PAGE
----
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Oswego Mom: Your Kid's Bike Can Be Stolen 'Faster Than it Takes to Read This Article'

Jul 16, 2015 01:29PM ● By Steven Jack

Stock image courtesy of Flickr Creative Commons

It’s a sad and simple fact. If you want your bike stolen, all you have to do is leave it unlocked or unattended for only a minute. 

That’s something Oswego resident Maureen Sanchez learned earlier this week when one of her kids parked his bike outside the Orchard Road Taco Bell for just a minute while he went inside to refill a water cup. 

By the time he got to the fountain, his nearly $300 bike had vanished — in broad daylight.

“Your bike isn't safe for even a minute,” Sanchez said. “ If you leave your bike unattended, even in a driveway, it can be stolen — faster than it takes to read (this) article.” 

Fortunately, and unlike most bike thefts, police received a description of the suspect in this case thanks to surveillance cameras inside Taco Bell, and he was later identified by police. However, because the offenders usually ride off on the bike, getting suspect descriptions can be difficult.

Sanchez said she has several friends who have had bikes stolen this summer, and feels like a larger operation may be at work in the area. 

“The trouble is parents may feel their kids were irresponsible, or that the bike won't be recovered, so why report it?” she said. 

According to Oswego Police and the Kendall County Sheriff's Office, seven bikes have been reported stolen around town since the beginning of May. While that’s only slightly more than was reported during the same time last year, there’s no telling how many have gone unreported. 

“If people aren’t reporting these thefts, then it’s hard for us to know if this is something that’s part of something bigger,” said Cathy Nevara, Oswego Police spokeswoman. “This is a crime of opportunity. People see an unsecured bike, and they’ll just take it.”

Nevara urged anyone who has had a bike stolen to report it immediately to police because chances are better at getting it back with a report. Without it, even if a stolen bike is recovered, police won’t know to whom it belongs.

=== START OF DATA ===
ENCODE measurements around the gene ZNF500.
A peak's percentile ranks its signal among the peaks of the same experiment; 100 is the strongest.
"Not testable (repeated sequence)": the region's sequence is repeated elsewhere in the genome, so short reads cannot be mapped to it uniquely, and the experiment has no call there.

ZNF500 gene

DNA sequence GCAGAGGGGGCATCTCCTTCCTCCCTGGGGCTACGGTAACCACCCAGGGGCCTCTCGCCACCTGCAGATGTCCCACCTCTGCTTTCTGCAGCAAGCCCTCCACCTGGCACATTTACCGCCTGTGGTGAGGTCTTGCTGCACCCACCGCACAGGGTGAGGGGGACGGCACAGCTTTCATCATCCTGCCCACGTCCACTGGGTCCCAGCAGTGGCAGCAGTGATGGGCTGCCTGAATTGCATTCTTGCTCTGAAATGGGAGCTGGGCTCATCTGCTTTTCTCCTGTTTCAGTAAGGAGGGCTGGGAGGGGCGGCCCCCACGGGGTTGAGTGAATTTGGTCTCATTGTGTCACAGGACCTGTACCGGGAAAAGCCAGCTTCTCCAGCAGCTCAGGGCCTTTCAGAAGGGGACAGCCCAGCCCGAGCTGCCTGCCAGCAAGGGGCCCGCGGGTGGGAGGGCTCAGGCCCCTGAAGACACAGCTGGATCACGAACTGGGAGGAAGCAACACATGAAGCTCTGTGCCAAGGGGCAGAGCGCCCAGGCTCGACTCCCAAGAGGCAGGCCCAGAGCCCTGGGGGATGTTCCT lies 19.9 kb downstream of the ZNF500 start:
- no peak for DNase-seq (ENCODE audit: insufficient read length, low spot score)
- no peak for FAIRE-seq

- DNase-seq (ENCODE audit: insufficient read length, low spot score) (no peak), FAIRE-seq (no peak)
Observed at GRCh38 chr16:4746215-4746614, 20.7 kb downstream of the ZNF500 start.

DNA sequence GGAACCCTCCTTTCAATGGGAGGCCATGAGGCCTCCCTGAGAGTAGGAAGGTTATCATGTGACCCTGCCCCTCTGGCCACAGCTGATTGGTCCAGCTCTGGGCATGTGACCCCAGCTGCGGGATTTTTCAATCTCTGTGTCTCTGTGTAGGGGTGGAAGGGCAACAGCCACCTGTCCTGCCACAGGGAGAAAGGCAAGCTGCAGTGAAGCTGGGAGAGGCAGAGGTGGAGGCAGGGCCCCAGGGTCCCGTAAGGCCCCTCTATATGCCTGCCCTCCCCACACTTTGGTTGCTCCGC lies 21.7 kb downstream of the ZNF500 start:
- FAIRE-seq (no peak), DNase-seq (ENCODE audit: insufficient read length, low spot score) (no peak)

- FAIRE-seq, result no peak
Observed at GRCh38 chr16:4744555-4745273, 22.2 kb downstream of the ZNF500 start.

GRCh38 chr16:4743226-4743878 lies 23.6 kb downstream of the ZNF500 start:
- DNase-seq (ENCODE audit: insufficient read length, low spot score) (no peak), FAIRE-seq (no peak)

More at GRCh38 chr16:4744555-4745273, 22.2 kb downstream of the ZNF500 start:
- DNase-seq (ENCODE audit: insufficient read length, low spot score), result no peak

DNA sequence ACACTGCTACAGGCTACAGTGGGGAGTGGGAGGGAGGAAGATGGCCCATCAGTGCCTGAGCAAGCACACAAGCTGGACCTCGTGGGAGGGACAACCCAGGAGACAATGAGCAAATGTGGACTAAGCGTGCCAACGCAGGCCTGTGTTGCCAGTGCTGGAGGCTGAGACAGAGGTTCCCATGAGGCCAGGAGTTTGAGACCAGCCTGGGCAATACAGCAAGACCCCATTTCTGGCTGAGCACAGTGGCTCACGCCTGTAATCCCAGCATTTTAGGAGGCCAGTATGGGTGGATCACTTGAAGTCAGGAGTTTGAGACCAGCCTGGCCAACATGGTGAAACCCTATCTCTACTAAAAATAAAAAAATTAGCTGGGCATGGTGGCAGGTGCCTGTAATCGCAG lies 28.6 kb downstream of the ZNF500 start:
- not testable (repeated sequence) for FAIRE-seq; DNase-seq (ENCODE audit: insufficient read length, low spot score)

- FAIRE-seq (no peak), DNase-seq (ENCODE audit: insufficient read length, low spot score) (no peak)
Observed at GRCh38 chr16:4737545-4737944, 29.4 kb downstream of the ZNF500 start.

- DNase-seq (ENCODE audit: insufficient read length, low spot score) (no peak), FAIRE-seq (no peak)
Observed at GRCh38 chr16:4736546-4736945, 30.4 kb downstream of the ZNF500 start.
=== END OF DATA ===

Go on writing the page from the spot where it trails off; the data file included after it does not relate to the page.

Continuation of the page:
The gap between recovered bikes and theft reports is certainly noticeable. Nevara said there are currently 15 unclaimed bikes in storage at the Police Department.

“By law we have to hold these here for at least six months,” she said. “If someone is missing a bike, it could be here.”

Nevara also stressed the importance of photographing your bike and taking down the serial number. She also suggested storing identifying information in a hidden spot on the bike. 

In addition, she offered the following tips for avoiding being a victim of bike theft:

  • Always lock your bike: even in the garage, the apartment stairwell or college dorm.
  • Lock to a fixed, immovable object like a parking meter or permanent bike rack. Be careful not to lock to items that can be easily cut, broken or removed. Be careful that your bike cannot be lifted over the top of the object to which it is locked.
  • Lock in a visible and well-lit area.
  • When using a U-lock, position your bike frame and wheels so that you fill or take up as much of the open space within the U-portion of the lock as possible. The tighter the lock up, the harder it is for a thief to use tools to attack your lock.
  • Always position a U-lock so that the keyway is facing down towards the ground. Don’t position the lock close to the ground. This makes it easier for a thief to attack it.
  • Always secure your components and accessories, especially quick-release components, with a secondary cable lock or take them with you.
  • Don’t lock your bike to itself (i.e. put the lock through the wheel and frame only). Lock it to something. Otherwise, it can be easily lifted and carried away.
  • Don’t lock in the same location all the time. A thief may notice the pattern and target your bike.
  • For the greatest theft deterrence, use two locks such as a U-lock and a locking cable. The longer it takes a thief to get through your bike security, the less likely your bike will be stolen.
  • Register your bike. Check out The National Bike Registry
  • Write down your serial number. It's also very helpful to have a picture of your bicycle and, if possible, the original sales receipt.

If your bike is stolen, police suggest taking the following steps:

  • First, notify law enforcement by filing a stolen bike report.—you will want to provide law enforcement with the bike’s serial number and a photo of the bike.

You may also try searching the following:

  • Online sites such as Craigslist and eBay. 
  • Pawn shops and second-hand stores.
  • Bike shops in your area, especially if the shop sells used bikes. 

Finally, check with the police from time to time—your bike will end up there if it is recovered. Law enforcement should notify you, but sometimes they’re not able to match a bicycle to its owner.